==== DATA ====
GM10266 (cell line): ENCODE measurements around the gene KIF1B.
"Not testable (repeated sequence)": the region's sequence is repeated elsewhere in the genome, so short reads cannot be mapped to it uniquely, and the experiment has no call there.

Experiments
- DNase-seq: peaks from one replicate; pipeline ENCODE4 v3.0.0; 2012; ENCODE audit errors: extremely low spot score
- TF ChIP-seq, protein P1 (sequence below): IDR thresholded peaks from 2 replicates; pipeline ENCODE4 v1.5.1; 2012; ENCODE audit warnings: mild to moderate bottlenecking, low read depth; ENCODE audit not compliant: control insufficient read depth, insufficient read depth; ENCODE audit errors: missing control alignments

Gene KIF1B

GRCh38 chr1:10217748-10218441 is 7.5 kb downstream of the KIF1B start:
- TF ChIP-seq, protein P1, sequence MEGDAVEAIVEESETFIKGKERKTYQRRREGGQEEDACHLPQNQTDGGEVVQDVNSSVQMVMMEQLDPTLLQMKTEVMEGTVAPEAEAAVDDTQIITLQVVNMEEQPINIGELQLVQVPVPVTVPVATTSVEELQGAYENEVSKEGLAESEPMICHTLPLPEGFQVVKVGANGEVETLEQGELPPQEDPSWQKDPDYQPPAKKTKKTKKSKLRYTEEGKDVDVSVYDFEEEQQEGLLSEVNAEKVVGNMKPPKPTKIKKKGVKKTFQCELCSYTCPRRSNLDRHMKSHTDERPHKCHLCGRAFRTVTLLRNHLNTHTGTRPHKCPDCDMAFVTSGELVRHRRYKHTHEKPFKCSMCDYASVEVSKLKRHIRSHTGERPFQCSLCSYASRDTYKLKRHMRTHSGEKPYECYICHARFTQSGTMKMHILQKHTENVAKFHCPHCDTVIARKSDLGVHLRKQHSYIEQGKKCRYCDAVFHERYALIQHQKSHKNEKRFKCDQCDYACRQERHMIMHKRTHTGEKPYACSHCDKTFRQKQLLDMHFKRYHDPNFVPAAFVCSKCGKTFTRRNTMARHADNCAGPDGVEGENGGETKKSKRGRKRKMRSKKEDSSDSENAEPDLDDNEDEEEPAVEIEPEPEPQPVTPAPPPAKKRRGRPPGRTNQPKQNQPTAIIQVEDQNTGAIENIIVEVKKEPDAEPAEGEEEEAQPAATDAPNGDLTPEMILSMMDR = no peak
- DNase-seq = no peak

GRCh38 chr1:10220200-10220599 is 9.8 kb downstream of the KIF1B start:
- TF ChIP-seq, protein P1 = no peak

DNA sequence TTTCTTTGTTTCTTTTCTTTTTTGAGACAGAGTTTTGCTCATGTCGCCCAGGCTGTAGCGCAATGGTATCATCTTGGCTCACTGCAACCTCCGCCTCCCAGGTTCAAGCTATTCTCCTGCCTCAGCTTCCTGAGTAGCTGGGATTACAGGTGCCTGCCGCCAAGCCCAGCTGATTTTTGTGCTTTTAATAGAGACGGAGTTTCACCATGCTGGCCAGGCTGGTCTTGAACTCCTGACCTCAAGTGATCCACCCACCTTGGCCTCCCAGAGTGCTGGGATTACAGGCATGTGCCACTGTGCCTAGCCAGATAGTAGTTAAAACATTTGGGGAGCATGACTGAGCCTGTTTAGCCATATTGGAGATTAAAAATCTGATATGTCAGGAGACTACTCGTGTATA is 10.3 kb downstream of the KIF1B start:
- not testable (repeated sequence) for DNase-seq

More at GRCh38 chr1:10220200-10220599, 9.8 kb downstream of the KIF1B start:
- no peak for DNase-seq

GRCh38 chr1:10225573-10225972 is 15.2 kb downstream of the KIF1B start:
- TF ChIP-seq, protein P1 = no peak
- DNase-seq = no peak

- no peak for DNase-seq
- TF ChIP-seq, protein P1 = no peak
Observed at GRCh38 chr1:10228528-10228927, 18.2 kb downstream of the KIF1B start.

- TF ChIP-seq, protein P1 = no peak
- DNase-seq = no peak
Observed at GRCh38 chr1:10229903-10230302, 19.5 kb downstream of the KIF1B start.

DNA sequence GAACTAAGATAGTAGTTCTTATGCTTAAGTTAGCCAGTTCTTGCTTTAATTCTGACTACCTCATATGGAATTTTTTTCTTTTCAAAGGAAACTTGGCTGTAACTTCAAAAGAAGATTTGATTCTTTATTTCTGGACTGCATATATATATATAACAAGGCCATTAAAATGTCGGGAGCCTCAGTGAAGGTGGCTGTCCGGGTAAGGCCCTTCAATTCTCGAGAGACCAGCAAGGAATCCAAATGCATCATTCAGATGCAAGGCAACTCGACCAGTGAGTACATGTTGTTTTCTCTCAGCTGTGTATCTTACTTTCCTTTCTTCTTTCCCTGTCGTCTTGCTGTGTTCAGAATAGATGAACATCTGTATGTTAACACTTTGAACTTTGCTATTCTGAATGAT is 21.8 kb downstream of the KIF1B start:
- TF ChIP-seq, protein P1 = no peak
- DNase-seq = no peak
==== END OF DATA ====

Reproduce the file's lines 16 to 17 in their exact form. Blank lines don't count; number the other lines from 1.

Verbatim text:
GRCh38 chr1:10225573-10225972 is 15.2 kb downstream of the KIF1B start:
- TF ChIP-seq, protein P1 = no peak